The Most Wonderful Time of the Year
year radio, department store speakers and television greet the
holiday season with the familiar songs and carols to get us in the
spirit. But isn’t a song the same as a carol? Not quite. The
original definition of a carol is a “round dance;” carols were
meant to be danced. The secondary meaning involves the religious joy
involved in a carol. Anything else is just a secular holiday song.
Even though several carols are played in various movies, we’re just
going to investigate popular Christmas songs associated with movies
through time and explore a little of their background.
and its loose remake, White
Written by Irving Berlin, it’s the oldest song in my list, and one
of the most famous, returns every year to the television screen. Even
though the song premiered a year before on “The Kraft Music Hall”
radio show, it is more closely associated with Bing Crosby’s
unforgettable crooning in Holiday
for which it won the Best Original Song Oscar in 1943.
Yourself a Merry Little Christmas” (1944):
It was made famous by the movie Meet
Me in Saint Louis (1944),
directed by Vincent Minnelli. It stars Judy Garland as Esther Smith
and, as her three sisters, Margaret O’Brien (Tootie), Lucille
Bremer (Rose) and Joan Carroll (Agnes). Set in the year before the
1904 St. Louis World’s Fair, the girls learn that their father is
being transferred to New York and the family has to go with him. But
they’re eagerly anticipating the fair. The scene is Christmas Eve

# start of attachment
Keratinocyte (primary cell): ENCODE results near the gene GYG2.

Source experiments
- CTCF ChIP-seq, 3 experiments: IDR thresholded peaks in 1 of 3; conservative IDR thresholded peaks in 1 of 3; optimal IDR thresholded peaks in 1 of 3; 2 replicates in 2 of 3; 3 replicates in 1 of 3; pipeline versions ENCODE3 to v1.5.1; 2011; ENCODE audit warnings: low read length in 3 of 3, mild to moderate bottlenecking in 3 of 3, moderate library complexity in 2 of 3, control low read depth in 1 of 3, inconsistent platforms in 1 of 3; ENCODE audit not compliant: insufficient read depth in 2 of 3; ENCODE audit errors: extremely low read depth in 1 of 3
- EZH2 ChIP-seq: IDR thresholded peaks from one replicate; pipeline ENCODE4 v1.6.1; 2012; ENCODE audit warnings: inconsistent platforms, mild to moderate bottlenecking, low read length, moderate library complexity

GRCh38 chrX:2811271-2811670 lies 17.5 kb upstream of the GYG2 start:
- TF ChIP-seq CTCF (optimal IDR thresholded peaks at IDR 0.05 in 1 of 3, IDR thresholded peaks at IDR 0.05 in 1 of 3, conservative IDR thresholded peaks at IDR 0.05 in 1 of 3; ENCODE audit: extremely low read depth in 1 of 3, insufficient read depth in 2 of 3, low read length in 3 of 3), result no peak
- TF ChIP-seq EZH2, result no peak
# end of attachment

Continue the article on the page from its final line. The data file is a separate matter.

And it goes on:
and Esther is trying to cheer up her sister Tootie. However, the
original lyrics are not that cheerful, with phrases as “hang a
shining star upon the highest bough,” and “Let your heart be
light. Next year all our troubles will be out of sight.” The line
“Until then we’ll have to muddle through, somehow,” gave the
song a sad melancholy tone to fit the movie scene, and “It may be
your last. Next year we may all be living in the past” were an
intrinsic part of the story.
1957, Frank Sinatra had lyricist Hugh Martin change the words to the
ones we know now.
the Red-Nosed Reindeer” (1949):
This familiar holiday tune, based on a popular children’s book by
Bob May, was recorded by Gene Autry, who made it into a huge hit. The
song first made its film appearance in a Jam Handy Organization
cartoon, which was also the last from the Fleischer Studios. The most
popular version of the book – and song – is the 1964 stop-motion
animated television special. Since Autry introduced the song in 1949,
it has become the top-selling song of all time for the season and one
of the most familiar to children.
(1950): This song, written by Walter “Jack” Rollins and Steve
Nelson, is associated most with the television special of same name
and sung by Jimmy Durante in 1969. Gene Autry introduced the
song on record back in 1950. UPA Studios animated the story of the
song explaining how a snowman suddenly became alive by virtue of a
magic stovepipe hat as a cartoon in 1954, but the most popular
adaptation of the song is the 1969 animated television special from
Originally, the title was “Tinkle Bells” until the double meaning
of tinkle was discovered. Whoops! Written by Jay Livingston and Ray
Evans, it was sung by Bob Hope and Marilyn Maxwell in the movie The
Lemon Drop Kid (1951),
directed by Sidney Lanfield and Frank Tashlin. Rumor has it that it
was inspired by all the sidewalk Santas and Salvation Army workers on
the streets at Christmastime.
Also written by Irving Berlin, it was composed before being featured
with Bing Crosby and Danny Kaye. Originally called “Free,” it
had nothing to do with snow. But in the movie it’s a triumphant
moment for the winter resort inn at a crucial instance.
This sensual song, written by Joan Javits (niece of Jacob Javits) and
Phil Springer, was a big hit for Eartha Kitt and has been heard in
Daisy (1989), Elf
Beach Club (2005).
Miss Piggy also performed it in It’s